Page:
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Electoral Bonds: The curse of Indian democracy | Podumentary

Why are electoral bonds continuing to damage Indian democracy even after it was red-flagged by the Election Commission of India? Here is the latest episode of our Podumentary!

By The Probe
New Update

When the government of India introduced the electoral bonds, it claimed they would bring transparency to political party funding. But the bonds have just done the opposite. It compromised electoral transparency and has made political party funding murky in the world’s largest democracy. Why are electoral bonds continuing to damage Indian democracy even after it was red-flagged by the Election Commission of India? Hear this Podumentary out!


Commodore Lokesh Batra (retd)

RTI activist

Jagdeep S Chhokar

Founder & Trustee 

Association for Democratic Reforms (ADR)

Poonam Agarwal

Freelance Development Researcher, BBC

Editor Investigations, The Quint

SY Quraishi

Former Chief Election Commissioner of India

Ullekh NP 

Executive Editor

Produced below are the abridged version of the transcripts of our Podumentary (audio documentary) titled: Electoral Bonds: The curse of Indian democracy

When the government of India introduced the electoral bonds, it claimed they would bring transparency to political party funding. But the bonds have just done the opposite. It compromised electoral transparency and made political party funding murky in the world's largest democracy.

Former Chief Election Commissioner of India SY Quraishi says it is unfortunate that the bonds continue to damage India's democracy even after it was red-flagged by the Election Commission. "This was introduced through the Union Budget of 2017. When the Finance Minister started talking about it, it sounded like music to our ears. His first sentence was that without transparency of political funding, free and fair elections are not possible. That was something we had been saying. So, we were very delighted when he said that. In his second sentence, he said that we have failed to achieve transparency in the last seventy years. This was also a statement of fact, and this also gladdened our hearts. Then what he revealed demolished everything he had said before. He said that the donations made to political parties would not be known to anybody. So, whatever transparency existed was killed in one stroke. The Election Commission itself raised a red flag about it in very strong terms, and it went up to the Supreme Court, and it's a pity that the Supreme Court did not find it an important enough issue of national concern to take it up for five years."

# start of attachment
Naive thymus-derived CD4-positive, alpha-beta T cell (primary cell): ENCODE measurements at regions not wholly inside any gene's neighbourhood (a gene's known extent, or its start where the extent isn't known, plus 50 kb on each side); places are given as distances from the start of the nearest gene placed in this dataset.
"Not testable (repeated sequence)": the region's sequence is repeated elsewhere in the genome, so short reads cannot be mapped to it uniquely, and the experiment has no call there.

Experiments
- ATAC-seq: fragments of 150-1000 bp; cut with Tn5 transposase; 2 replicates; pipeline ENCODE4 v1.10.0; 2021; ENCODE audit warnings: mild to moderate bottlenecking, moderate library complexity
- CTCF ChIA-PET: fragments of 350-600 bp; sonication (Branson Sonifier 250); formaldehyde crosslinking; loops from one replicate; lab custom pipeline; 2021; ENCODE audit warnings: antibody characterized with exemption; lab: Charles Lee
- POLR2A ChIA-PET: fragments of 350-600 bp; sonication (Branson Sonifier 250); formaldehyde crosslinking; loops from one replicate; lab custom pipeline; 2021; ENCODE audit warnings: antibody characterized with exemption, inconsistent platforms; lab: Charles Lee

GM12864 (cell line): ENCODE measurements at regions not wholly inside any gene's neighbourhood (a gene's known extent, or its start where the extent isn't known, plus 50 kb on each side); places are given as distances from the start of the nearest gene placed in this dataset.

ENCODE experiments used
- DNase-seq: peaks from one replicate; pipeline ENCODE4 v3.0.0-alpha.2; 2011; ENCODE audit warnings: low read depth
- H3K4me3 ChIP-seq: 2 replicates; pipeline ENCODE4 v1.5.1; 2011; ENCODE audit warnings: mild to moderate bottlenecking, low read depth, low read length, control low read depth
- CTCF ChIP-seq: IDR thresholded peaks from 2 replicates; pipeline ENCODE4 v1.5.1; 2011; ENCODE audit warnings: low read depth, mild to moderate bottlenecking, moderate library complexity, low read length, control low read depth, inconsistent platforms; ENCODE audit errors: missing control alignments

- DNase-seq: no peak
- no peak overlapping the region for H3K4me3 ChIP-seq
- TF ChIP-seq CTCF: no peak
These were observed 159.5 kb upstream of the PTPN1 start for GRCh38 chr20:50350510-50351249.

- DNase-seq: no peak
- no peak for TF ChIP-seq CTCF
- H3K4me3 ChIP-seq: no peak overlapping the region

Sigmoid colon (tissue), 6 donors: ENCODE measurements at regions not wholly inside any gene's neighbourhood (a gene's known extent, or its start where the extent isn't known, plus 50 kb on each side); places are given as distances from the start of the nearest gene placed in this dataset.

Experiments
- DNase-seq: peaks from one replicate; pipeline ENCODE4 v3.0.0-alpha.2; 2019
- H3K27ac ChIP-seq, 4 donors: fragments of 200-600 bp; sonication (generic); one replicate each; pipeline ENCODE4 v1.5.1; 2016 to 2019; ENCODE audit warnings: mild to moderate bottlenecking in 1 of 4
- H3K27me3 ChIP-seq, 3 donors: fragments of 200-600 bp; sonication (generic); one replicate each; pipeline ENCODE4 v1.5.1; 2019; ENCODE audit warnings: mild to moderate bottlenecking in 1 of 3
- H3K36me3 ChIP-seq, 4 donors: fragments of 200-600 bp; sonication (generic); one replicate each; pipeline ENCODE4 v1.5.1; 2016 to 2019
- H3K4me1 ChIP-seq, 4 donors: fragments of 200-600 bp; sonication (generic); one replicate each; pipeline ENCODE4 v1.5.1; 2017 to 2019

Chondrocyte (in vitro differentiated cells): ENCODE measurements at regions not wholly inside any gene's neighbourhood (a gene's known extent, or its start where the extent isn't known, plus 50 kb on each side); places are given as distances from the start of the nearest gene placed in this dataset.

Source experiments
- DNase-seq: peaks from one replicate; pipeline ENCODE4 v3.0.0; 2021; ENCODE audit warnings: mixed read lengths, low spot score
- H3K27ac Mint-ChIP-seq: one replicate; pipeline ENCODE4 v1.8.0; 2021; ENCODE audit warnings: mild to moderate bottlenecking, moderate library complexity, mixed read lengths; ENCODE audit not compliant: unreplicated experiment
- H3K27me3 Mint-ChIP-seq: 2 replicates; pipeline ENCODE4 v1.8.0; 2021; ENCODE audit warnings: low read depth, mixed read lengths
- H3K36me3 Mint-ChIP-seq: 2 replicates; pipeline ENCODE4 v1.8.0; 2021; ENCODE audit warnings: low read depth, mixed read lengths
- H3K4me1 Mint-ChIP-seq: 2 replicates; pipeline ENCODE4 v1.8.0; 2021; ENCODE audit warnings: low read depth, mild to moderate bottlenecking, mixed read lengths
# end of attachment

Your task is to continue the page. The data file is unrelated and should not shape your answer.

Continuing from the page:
The electoral bonds scheme allows individuals and corporations to purchase electoral bonds from the State Bank of India, which can then be provided to political parties. The bonds are bearer instruments, and the political parties must deposit them in the SBI to redeem them. The bond is valid for a period of 15 days from the day of its purchase. However, the names of the donors will remain anonymous.

Ullekh NP, Executive Editor of Open Magazine, says that the electoral bonds give an unfair advantage to the party in power. "Usually, it's a party that's in power that always gets more funds. In the olden days, the Congress got a majority of the funds and the High Command, which comprises mainly the Nehru-Gandhi family, became extremely powerful because of their access to these funds, especially from corporations. And then we hoped that the era of very opaque funding to political parties was over with the introduction of the electoral bonds. But what we envisaged was not what happened. Through the EBs, we ended up reinforcing the mafia. Whoever buys electoral bonds enjoys a tax break. You don't have to pay tax for that amount, and this is an incentive for anyone who makes a political contribution. The problem is that the public doesn't know who funded the political parties. So, we don't get to know whose interests are being protected by who."

According to the State Bank of India data, donations to political parties through electoral bonds have already crossed the Rs 10,000 crore mark in the 21st sale of electoral bonds conducted between July 1 and 10.

Electoral bonds distort democracy and affect free and fair elections, says Jagdeep S Chhokar, Founder and Trustee of the Association for Democratic Reforms. "Even today, around 70 per cent of the bonds that are donated go to the party in power at the centre. The party in power has access to the information of who has got the bonds and is able to stop or very significantly reduce the funding to opposition parties, thereby distorting the level playing field. When the party which is in power has all the information, it has every possible means of influencing the possible donors; therefore, other parties don't stand a chance. This itself is a gross distortion of democracy."